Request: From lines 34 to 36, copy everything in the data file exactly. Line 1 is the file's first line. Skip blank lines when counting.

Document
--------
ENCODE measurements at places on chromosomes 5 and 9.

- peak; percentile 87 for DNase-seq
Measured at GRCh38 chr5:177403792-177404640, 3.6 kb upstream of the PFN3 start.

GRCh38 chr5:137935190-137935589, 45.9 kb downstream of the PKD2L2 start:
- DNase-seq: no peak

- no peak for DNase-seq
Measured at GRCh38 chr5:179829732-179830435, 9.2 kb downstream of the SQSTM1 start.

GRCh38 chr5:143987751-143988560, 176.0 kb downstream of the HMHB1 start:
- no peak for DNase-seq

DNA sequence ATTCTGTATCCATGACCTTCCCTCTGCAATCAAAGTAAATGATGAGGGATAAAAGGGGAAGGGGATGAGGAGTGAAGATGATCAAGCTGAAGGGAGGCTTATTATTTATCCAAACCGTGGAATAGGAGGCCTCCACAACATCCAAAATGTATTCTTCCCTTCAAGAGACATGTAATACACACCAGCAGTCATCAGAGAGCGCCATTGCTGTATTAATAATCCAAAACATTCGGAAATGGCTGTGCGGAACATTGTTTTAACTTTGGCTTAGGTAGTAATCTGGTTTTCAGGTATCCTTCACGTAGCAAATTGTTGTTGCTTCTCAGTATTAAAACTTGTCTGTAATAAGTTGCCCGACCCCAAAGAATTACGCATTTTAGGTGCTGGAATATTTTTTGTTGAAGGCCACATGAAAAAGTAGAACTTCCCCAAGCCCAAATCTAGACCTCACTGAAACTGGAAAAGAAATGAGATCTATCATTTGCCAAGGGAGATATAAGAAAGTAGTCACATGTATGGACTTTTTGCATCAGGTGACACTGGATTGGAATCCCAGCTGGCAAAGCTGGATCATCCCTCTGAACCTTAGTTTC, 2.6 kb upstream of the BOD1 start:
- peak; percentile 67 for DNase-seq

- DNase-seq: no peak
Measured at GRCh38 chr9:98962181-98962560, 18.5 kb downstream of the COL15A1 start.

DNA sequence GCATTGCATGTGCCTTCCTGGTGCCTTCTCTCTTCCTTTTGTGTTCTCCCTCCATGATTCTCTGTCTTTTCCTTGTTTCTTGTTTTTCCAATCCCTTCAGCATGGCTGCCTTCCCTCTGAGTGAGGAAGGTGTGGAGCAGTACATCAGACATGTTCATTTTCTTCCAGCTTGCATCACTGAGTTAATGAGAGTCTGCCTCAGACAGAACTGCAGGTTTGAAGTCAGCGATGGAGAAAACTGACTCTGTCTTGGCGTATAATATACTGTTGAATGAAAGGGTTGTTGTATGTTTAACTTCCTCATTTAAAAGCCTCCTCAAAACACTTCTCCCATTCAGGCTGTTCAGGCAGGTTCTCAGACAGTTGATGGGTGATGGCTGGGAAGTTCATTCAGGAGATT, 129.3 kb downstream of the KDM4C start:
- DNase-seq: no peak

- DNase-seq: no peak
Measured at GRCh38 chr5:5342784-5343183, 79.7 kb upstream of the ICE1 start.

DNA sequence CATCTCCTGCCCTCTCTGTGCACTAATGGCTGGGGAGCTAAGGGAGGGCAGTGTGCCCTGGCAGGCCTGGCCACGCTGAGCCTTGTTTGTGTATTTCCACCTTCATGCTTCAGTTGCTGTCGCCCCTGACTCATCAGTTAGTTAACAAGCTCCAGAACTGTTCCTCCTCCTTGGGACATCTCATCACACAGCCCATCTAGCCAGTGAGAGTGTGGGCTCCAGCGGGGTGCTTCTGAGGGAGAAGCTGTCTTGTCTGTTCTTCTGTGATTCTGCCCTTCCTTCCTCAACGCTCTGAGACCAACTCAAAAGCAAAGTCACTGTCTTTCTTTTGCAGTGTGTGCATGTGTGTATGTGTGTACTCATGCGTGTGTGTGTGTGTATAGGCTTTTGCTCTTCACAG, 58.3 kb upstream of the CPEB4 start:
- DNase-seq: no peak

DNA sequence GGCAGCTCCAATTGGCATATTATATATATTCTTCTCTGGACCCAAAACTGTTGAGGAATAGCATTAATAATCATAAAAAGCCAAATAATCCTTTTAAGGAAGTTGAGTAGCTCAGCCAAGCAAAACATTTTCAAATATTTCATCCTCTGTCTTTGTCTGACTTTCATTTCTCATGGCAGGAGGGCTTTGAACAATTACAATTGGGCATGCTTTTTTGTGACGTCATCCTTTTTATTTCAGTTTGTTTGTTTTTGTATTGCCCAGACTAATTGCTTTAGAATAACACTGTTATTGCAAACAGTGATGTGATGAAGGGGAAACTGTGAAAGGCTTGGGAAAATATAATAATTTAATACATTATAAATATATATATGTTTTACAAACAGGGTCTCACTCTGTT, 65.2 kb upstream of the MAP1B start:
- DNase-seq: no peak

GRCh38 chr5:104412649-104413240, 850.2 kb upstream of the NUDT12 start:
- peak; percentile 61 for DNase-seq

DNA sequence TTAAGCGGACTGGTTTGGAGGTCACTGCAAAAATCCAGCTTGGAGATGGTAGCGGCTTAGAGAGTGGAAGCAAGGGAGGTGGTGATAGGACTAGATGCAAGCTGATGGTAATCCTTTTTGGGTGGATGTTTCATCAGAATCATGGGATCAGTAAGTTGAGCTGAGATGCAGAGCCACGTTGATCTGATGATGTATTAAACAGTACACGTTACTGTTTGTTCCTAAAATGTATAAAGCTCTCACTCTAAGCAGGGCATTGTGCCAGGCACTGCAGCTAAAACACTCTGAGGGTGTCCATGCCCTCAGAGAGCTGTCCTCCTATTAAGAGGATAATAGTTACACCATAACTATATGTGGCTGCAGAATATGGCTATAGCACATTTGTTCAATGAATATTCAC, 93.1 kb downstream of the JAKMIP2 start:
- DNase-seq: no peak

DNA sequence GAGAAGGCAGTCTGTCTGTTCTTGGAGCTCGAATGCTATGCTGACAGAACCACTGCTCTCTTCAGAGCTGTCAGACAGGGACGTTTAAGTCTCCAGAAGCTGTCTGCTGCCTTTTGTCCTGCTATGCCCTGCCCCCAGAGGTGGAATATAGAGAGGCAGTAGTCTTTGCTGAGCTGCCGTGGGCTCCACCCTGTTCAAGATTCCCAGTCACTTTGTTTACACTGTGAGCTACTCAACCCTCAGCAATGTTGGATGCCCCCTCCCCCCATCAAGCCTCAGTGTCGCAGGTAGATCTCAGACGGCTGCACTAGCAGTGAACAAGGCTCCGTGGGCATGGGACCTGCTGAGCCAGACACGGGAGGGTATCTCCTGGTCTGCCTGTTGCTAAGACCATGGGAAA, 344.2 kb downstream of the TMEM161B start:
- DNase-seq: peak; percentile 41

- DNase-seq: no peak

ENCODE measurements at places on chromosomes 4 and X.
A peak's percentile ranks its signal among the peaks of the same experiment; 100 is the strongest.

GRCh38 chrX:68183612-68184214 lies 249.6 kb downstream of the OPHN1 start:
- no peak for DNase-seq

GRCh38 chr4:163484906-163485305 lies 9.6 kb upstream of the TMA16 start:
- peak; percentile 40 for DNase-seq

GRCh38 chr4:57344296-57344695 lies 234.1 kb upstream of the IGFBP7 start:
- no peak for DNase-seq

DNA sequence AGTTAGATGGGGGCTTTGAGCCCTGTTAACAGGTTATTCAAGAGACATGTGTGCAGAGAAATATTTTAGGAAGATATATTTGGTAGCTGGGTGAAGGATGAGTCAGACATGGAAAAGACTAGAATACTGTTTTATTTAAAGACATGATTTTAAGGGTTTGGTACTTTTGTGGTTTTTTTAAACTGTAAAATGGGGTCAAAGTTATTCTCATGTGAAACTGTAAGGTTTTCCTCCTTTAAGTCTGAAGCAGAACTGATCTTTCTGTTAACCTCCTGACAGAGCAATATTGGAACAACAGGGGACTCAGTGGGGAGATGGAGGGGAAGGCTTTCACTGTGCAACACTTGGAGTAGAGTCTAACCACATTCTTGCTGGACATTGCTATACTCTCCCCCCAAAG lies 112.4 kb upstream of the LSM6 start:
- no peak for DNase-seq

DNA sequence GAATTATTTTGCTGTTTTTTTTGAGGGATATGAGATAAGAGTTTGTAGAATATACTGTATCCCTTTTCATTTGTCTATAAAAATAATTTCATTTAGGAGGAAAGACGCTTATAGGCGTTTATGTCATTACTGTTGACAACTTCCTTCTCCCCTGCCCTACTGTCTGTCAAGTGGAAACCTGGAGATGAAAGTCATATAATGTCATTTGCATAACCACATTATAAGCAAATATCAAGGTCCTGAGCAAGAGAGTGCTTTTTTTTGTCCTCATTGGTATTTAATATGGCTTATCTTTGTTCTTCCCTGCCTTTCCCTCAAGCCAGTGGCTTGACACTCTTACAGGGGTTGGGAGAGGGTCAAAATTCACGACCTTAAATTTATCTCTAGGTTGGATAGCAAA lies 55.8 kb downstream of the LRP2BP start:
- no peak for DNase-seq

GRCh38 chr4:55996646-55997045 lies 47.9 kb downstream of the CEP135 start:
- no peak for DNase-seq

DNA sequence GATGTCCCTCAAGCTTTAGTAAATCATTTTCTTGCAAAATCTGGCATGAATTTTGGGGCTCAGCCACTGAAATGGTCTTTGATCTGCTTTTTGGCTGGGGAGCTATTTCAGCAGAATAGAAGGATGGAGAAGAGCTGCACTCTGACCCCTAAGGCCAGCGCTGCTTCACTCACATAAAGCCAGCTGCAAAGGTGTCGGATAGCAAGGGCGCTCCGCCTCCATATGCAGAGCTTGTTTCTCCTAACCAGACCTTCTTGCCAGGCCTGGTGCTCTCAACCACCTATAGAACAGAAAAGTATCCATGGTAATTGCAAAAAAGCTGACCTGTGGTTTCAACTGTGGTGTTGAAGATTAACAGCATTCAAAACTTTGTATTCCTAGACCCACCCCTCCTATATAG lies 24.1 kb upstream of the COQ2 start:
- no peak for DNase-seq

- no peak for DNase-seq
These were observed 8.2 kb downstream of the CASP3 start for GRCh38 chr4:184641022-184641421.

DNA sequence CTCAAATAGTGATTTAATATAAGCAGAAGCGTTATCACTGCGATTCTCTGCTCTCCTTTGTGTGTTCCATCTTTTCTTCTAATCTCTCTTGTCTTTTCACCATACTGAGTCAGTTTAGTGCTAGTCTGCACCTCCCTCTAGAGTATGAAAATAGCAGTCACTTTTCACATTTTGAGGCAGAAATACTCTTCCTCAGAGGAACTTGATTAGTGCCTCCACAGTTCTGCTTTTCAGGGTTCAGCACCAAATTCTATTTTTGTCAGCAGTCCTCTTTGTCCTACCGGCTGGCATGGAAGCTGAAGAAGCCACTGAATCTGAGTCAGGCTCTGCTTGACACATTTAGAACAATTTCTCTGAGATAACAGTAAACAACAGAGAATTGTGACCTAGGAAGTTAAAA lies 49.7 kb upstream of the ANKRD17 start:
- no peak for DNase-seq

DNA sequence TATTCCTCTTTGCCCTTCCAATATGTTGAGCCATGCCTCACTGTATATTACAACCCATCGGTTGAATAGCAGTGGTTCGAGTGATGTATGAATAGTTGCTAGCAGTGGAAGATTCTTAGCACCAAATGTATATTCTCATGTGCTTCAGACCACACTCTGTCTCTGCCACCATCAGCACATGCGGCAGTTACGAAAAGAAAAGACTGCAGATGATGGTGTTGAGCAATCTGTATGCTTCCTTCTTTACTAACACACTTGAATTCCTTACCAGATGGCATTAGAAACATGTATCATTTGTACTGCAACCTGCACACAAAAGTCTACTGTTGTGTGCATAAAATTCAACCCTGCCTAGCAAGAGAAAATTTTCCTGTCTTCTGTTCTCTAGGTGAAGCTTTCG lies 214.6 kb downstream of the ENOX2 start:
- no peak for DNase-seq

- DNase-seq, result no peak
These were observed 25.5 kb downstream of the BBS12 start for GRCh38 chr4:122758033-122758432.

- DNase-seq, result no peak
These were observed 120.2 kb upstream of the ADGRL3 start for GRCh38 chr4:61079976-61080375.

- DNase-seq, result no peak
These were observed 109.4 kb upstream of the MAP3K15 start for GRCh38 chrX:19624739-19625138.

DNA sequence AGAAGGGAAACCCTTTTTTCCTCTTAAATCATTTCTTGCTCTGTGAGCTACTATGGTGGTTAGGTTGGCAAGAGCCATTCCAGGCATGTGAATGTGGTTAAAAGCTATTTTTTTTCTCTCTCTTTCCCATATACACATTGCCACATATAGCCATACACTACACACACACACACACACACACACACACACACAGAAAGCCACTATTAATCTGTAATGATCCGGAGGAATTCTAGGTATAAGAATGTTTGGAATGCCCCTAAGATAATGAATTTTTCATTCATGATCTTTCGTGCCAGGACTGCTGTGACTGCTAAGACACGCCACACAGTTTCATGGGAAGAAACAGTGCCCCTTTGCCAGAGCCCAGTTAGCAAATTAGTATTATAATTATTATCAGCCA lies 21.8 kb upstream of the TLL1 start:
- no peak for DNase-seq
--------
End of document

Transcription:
- peak; percentile 40 for DNase-seq

GRCh38 chr4:57344296-57344695 lies 234.1 kb upstream of the IGFBP7 start:
- no peak for DNase-seq